Nothing is better on a wintry morning than a hot waffle. Try using your quinoa in this waffle recipe. Using beaten egg whites make it a light and fluffy waffle! It will be a family favorite! Try using our powdered egg whites for a quick fix as well as freeze dried fruits!
Yield: 10 servings
Prep time: 10 minutes
½ cup water
¼ cup quinoa rinsed
1 2/3 cups white whole wheat flour
2 tbsp. packed brown sugar
1 tsp. baking powder
¼ tsp. salt
1 cup mashed bananas (2)
3 eggs separated
3 tbsp. unsalted butter, melted
1 ½ cups fat-free milk
Fresh blueberries, raspberries, and or sliced strawberries
In a sauce pan bring water to boiling; stir in quinoa. Reduce heat; cover and simmer for 15 minutes until tender and liquid is absorbed. Remove from heat. Transfer to a small bowl and cool for 1-2 hours. Preheat waffle baker. In a large bowl combine the flour, brown sugar, baking powder, and salt. In a medium bowl combine the quinoa, banana, egg yoks, butter, and milk. Add to flour mixture and stir just until combined. In a clean medium bowl, beat egg whites with an electric mixer or wire whisk until stiff. Fold into banana batter. Bake batter according to waffle baker directions. Serve topped with berries.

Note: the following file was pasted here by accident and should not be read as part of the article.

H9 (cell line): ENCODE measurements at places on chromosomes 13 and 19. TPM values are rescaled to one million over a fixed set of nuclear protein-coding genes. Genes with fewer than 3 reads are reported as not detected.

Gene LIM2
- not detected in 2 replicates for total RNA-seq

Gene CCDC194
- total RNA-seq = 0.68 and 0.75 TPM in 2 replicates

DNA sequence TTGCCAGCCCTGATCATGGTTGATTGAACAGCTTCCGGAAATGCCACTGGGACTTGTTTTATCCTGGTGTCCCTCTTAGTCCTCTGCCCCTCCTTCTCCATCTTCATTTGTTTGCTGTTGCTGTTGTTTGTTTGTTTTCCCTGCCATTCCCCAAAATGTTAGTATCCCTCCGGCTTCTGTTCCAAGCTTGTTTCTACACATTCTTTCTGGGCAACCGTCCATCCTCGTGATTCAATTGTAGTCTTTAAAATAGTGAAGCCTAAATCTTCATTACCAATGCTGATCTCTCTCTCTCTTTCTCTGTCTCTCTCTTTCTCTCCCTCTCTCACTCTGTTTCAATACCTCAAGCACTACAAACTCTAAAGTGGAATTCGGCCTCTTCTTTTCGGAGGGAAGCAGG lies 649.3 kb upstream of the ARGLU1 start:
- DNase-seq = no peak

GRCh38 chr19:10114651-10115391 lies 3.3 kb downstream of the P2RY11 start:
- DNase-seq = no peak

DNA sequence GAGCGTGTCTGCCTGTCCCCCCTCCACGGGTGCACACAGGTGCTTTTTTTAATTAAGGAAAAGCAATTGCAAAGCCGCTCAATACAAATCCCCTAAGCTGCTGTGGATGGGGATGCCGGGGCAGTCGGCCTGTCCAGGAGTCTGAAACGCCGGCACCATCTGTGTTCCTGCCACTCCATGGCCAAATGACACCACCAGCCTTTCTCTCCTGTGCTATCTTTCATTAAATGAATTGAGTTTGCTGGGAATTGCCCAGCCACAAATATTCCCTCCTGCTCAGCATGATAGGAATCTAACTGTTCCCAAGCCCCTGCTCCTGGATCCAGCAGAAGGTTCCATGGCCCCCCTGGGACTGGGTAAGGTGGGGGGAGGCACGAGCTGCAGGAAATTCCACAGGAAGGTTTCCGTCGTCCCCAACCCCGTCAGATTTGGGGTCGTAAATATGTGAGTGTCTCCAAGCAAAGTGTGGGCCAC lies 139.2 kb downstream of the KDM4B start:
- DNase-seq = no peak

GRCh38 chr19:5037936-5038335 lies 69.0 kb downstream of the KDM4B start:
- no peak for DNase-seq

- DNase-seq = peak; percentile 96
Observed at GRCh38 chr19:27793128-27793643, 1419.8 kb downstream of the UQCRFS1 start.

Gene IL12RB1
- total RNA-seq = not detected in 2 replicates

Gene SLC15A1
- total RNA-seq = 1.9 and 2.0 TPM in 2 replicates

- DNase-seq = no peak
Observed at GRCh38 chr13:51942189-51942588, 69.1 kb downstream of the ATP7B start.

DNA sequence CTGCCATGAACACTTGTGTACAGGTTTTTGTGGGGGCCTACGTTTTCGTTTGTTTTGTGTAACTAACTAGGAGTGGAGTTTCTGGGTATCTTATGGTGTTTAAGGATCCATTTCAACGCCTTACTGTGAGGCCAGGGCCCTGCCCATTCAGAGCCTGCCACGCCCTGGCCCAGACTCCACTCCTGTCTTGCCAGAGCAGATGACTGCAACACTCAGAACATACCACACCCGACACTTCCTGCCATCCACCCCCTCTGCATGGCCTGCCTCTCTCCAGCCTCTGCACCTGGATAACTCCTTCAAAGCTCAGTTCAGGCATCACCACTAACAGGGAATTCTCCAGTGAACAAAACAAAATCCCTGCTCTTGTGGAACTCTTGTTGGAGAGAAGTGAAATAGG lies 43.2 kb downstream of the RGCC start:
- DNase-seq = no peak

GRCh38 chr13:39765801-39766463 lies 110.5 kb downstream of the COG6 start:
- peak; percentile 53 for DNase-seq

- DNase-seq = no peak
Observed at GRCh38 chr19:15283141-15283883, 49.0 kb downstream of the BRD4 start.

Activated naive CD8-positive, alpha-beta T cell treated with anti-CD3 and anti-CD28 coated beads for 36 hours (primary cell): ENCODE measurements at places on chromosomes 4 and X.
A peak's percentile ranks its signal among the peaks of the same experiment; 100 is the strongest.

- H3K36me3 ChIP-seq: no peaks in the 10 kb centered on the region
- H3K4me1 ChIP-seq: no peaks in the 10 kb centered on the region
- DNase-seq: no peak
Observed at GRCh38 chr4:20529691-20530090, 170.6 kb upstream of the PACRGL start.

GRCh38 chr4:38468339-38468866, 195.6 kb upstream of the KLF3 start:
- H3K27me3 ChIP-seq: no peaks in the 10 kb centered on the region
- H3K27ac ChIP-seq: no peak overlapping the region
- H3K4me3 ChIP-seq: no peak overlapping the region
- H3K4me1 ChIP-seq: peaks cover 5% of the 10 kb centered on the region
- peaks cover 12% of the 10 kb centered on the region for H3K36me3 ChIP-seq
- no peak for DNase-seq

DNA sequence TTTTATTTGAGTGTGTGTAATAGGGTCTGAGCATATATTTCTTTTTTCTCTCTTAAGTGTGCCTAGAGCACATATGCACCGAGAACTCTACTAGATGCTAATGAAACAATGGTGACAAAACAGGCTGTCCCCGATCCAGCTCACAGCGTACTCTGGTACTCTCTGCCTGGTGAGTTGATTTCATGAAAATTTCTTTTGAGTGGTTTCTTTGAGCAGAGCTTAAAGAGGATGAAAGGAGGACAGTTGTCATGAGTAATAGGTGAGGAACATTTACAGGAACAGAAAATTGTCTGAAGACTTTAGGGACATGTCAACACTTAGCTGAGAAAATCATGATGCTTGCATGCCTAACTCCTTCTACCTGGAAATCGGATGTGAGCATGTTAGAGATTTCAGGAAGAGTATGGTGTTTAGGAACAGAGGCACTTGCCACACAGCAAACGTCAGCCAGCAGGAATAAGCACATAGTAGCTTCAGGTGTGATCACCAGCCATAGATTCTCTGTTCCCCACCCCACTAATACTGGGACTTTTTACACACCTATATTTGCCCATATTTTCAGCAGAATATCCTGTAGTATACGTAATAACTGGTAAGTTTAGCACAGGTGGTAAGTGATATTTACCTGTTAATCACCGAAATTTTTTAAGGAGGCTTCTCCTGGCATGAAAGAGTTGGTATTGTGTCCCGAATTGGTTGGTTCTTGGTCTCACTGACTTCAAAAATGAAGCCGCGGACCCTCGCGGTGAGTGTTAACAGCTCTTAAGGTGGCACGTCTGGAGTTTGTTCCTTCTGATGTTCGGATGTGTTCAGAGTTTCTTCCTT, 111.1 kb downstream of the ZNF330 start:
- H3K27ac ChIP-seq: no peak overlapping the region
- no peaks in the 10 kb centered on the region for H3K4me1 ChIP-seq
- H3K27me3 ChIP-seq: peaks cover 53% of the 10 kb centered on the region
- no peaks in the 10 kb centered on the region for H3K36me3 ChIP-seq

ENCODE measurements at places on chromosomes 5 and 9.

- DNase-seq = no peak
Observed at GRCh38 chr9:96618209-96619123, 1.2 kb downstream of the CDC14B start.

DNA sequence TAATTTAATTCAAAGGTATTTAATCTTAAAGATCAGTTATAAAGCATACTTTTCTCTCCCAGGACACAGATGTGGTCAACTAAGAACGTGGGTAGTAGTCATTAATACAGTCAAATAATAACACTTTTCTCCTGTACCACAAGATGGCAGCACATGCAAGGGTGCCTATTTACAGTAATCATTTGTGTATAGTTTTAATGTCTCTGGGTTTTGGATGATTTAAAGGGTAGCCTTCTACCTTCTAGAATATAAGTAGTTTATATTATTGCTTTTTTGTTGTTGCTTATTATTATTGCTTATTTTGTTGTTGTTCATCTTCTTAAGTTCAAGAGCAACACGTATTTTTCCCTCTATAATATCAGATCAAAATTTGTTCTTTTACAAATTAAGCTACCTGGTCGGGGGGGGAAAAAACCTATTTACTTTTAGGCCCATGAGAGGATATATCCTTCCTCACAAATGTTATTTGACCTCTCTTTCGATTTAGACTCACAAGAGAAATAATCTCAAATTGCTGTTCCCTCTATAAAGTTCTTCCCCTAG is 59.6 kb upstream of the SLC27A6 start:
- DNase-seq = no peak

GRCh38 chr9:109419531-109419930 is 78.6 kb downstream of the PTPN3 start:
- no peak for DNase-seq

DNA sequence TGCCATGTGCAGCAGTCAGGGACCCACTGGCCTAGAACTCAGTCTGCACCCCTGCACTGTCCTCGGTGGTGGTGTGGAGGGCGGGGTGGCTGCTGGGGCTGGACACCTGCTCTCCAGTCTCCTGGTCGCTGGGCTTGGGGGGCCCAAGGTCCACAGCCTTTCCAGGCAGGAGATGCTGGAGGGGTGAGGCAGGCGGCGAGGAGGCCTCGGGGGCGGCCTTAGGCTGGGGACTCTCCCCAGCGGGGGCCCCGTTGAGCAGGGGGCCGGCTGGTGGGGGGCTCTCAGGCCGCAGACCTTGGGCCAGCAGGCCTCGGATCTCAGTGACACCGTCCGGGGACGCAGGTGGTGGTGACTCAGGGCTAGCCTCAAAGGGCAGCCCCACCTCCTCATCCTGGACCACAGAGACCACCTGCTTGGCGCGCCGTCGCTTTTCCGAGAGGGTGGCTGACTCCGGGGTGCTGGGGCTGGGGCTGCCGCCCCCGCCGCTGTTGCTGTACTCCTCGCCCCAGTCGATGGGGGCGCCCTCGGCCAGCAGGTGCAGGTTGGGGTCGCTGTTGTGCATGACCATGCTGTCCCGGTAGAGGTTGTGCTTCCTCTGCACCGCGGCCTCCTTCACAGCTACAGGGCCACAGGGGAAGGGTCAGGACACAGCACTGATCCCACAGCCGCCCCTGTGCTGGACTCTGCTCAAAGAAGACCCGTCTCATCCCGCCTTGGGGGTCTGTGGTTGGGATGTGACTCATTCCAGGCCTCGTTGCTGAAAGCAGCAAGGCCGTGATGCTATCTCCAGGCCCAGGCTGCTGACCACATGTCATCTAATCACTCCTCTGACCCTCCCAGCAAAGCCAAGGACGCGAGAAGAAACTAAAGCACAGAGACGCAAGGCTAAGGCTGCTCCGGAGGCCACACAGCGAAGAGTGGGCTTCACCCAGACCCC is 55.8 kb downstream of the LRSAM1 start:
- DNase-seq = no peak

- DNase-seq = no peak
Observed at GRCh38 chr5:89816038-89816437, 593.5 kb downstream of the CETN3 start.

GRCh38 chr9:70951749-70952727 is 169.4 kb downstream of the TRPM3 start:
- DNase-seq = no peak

Adding beaten egg whites makes for a lighter waffle!
September is National Preparedness Month and food storage is a major component of preparedness along with emergency supplies and non-food items. Having a supply of food can bring great peace of mind in times of economic hardship as well as those times of natural calamity. One of the staples of food storage is grain.
Grain is an excellent food storage item with a long shelf life when stored properly. In air-tight containers and at a cool, constant temperature grains can store up to thirty years. Grains are rich in protein, fiber, antioxidants, b-vitamins and other trace minerals. It is recommended that adults have three servings of grain daily. Grain as part of a healthy diet can help reduce the risk of heart disease, type 2 diabetes, obesity and certain cancers.
There are many varieties of grain. Among this list are wheat, spelt, kamut, amaranth, buckwheat, triticale, millet, oats, barley, rye and others. There is certain to be a grain that you will like and that will help fill your dietary needs.
Hard red and hard white wheat are some of the most popular grains and are used by many in bread baking. This is a recipe for Whole Wheat Bread using freshly ground Hard Red or Hard White wheat – or a combination of both.
WHOLE WHEAT BREAD